Chimamanda Adichie, African Award-winning writer, and Alumni of Prestigious Princeton University, shares her unwavering opinion about beauty.
In an interview shared online, the MacArthur Genius Grant recipient, who also just received an award from Barnard College, New York, talks about beauty and how she overcame the urge to make it the center of her life.
According to Chimamanda Adichie, Beauty Does Not Solve Problems! In the interview, Ms. Adichie, as she prefers to be addressed as described her mother as a major influence in her life.
She also talked about how she embraced her beauty while growing up and how she stopped using makeup to enhance her beauty.
Read excerpts from the interview:
“From my childhood, my mother existed as this strong sense of beauty. I felt my mother was beautiful. I still think so. And she was very feminine. And that formed a great impression on me.
“And my mother had flawless skin and she would dress up and also had a personality. She is full of laughter and warmth. She has a sense of humor. Other children said to me, I wish your mother was my mother because she was “cool”.
“All of those contribute to me. So it was sort of inside and outside. I learnt that beauty doesn’t solve any problem and that it is a complicated thing.
“I have been a reader for as long as I have been a writer. Both came at the same time for me and I like certain types of writing. And it made me realize that people define beauty differently. But I find that I am drawn to my own definition of beauty.
“I am drawn to the beauty of sentences and drawn to how emotion is portrayed. I find melancholy very beautiful in literature, stories, songs even in people. Truth is I don’t always feel beautiful. When I was younger, I was a happy child, I was popular so I didn’t care much.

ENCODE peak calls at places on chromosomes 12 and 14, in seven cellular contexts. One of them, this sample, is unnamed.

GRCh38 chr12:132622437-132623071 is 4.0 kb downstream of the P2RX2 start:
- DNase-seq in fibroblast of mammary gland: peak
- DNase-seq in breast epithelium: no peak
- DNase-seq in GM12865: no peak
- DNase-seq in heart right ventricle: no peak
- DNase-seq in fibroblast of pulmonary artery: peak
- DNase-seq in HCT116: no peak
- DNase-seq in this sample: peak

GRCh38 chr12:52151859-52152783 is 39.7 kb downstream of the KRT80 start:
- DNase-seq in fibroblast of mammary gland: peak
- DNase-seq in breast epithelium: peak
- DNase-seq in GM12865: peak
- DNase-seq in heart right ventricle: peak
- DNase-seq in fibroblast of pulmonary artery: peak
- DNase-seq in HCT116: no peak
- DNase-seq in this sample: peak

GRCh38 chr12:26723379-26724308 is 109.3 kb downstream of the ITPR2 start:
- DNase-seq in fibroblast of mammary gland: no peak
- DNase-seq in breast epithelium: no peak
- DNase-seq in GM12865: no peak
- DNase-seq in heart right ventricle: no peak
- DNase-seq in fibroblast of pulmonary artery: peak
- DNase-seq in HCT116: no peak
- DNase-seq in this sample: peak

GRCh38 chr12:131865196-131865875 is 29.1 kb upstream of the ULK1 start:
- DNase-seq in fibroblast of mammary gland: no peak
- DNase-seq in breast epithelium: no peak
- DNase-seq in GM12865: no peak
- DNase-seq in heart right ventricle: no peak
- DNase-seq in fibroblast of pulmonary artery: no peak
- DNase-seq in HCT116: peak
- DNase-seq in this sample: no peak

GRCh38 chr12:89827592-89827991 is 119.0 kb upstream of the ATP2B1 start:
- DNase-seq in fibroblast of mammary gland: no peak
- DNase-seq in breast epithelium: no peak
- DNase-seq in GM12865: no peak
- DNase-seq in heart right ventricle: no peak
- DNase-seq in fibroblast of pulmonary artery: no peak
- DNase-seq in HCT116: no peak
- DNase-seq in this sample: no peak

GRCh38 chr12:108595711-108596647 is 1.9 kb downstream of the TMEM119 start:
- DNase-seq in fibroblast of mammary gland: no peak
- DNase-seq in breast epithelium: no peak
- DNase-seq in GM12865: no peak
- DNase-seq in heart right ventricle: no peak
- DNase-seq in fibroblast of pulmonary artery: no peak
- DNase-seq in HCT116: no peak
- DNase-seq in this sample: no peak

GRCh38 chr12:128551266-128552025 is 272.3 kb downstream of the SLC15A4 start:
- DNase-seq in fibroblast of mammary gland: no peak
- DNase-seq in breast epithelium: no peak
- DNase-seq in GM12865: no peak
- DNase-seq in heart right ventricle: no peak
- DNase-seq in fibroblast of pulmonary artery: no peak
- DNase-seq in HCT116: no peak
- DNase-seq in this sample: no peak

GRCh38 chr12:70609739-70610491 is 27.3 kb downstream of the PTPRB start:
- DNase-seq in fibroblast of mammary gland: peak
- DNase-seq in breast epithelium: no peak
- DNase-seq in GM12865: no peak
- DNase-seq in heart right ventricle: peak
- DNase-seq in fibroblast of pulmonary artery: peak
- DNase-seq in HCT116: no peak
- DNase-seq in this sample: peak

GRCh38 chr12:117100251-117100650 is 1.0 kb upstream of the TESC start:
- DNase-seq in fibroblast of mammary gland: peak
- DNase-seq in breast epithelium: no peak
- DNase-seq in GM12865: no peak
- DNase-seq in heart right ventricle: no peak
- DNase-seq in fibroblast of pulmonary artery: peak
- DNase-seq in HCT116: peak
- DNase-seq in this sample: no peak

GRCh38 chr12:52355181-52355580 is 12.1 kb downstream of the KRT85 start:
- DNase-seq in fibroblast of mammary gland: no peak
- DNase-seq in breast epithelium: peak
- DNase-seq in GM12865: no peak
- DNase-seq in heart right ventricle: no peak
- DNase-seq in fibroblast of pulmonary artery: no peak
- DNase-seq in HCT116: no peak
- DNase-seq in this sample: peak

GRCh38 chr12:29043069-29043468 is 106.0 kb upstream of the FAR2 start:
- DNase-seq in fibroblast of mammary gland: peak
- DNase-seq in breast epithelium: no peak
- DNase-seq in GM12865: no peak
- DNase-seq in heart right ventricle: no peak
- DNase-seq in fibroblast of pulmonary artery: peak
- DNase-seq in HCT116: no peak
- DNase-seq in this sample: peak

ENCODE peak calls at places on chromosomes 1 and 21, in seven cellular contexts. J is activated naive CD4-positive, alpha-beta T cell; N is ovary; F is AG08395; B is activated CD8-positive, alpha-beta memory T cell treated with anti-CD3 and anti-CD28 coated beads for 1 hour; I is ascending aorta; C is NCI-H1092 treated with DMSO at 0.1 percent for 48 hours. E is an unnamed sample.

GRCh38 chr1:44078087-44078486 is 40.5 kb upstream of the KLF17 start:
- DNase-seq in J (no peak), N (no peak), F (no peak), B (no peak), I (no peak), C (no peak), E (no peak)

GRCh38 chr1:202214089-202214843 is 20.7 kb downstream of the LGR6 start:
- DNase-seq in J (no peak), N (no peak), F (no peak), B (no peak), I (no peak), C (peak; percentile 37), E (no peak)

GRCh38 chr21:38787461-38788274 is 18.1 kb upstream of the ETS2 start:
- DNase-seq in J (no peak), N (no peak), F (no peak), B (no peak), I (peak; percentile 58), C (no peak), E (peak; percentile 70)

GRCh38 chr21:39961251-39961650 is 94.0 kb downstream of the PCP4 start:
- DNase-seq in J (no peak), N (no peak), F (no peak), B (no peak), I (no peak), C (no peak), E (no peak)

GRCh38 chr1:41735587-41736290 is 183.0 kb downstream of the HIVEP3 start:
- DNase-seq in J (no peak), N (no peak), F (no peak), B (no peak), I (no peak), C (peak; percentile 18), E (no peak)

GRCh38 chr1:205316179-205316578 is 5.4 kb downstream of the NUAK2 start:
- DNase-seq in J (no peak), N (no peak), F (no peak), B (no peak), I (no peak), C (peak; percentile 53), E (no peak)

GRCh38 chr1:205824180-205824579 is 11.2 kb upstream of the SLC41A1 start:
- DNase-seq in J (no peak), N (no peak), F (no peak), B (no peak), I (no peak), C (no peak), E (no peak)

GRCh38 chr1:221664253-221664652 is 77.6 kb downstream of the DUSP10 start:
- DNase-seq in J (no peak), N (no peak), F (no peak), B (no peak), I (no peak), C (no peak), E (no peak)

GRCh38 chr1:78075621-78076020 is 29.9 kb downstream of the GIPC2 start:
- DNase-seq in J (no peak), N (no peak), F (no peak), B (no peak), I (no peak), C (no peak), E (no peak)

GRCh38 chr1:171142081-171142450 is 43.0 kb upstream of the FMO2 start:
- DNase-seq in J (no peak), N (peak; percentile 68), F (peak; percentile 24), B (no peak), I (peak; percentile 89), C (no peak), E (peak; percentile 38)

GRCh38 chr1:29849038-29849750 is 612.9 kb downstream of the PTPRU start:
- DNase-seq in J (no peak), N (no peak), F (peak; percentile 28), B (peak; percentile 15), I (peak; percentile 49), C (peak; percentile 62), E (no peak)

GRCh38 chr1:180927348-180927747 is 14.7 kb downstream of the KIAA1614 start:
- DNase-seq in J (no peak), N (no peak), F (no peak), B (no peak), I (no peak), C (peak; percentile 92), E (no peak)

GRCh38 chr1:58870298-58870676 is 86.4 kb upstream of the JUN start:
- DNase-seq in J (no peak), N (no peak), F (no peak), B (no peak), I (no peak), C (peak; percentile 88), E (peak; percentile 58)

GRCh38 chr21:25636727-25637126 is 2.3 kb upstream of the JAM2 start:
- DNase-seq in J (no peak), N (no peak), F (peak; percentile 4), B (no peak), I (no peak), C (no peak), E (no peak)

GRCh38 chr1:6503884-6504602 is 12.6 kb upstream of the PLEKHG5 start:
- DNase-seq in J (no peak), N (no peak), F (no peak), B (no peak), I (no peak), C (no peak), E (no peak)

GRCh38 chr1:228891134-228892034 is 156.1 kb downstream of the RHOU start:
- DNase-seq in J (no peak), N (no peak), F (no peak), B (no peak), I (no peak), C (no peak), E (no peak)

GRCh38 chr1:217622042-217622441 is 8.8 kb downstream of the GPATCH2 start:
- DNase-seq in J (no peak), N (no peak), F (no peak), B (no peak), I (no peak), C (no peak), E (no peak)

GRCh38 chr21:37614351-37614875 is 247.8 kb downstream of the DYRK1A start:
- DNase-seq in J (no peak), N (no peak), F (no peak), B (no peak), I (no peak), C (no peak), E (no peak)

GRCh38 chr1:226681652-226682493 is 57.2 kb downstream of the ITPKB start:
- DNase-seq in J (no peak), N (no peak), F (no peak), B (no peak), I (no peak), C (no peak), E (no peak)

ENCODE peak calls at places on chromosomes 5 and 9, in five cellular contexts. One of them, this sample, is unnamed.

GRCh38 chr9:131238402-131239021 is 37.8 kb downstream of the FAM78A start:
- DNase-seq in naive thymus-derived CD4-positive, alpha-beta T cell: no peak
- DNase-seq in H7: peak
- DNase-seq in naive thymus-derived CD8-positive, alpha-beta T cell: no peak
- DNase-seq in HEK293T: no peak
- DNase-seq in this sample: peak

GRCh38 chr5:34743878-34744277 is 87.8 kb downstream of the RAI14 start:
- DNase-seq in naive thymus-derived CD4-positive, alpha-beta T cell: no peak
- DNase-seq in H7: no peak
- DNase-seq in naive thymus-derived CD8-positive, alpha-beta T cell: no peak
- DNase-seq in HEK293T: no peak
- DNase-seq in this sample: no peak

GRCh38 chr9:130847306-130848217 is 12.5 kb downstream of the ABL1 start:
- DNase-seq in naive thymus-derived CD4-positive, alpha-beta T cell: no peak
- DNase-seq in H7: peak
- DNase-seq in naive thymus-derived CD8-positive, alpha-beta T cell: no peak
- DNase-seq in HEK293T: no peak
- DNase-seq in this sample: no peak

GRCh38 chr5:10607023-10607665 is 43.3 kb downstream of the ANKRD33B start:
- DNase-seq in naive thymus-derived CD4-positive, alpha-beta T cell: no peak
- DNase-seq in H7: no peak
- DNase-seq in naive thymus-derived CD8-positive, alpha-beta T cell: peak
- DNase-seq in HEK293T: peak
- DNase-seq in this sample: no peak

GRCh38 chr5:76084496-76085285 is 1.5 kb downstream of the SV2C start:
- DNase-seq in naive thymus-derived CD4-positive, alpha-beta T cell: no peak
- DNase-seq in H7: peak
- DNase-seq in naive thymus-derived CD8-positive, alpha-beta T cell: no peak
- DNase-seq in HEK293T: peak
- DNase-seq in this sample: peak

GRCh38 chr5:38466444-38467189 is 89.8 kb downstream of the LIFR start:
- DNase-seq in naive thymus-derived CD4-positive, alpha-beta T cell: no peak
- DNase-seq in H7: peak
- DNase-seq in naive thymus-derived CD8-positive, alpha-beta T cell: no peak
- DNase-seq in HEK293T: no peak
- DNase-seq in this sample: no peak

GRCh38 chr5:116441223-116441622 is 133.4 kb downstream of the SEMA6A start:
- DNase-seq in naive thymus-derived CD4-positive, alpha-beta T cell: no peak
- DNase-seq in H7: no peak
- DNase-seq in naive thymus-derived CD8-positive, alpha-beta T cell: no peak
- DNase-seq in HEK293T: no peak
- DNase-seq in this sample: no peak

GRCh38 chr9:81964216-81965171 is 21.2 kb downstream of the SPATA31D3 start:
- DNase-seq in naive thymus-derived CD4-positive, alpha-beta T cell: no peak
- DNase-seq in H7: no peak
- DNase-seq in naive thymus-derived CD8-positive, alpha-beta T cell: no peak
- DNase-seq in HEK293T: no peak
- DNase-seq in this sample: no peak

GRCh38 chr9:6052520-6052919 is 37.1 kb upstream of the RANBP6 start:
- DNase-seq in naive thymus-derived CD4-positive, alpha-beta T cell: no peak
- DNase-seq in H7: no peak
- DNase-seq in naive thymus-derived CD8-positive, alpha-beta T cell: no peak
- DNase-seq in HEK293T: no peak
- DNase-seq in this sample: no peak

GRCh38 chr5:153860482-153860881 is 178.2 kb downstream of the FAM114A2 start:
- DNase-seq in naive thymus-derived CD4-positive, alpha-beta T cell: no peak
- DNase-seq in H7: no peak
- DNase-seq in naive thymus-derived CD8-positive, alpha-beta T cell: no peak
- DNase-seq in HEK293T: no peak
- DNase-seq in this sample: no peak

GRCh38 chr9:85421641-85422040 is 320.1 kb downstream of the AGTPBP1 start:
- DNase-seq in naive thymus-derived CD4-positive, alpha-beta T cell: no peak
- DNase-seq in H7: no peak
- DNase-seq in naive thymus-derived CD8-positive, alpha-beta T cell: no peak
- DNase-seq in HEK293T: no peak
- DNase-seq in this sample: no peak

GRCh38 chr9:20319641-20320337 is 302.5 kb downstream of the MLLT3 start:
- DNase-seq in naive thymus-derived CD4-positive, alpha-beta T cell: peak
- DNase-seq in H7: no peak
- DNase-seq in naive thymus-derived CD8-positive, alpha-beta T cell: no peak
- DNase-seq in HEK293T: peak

“But as I grew older I found it surprising when people say – you are beautiful. I’d be like – do you really think so? It matters more when it’s from people who I care about. One day I had my hair done and my father said you look beautiful when you do your hair like this. And I was surprised.
“I like the idea of beauty but it’s not a central organizing principle in my life because I know that it is a dangerous thing for it to be. I went through a period when I wouldn’t want to go out unless I was wearing makeup.
“One day I realize that this is actually really horrible because it had become…. I don’t know, I felt uncomfortable, so I stopped. Now I go out the way I want to go out.
“People tend to think, that if a book supports your own prejudices, it’s great literature. It’s not. As a writer, you have to keep a distance to your subject. And in general, the definition of beauty in the western world is very narrow.”
The prolific novelist has said it all – beauty is a thing of the mind. Although, the western world may have convinced most African ladies to think otherwise, Ms. Adichie knows her stand and appreciates her looks as African and natural as it is.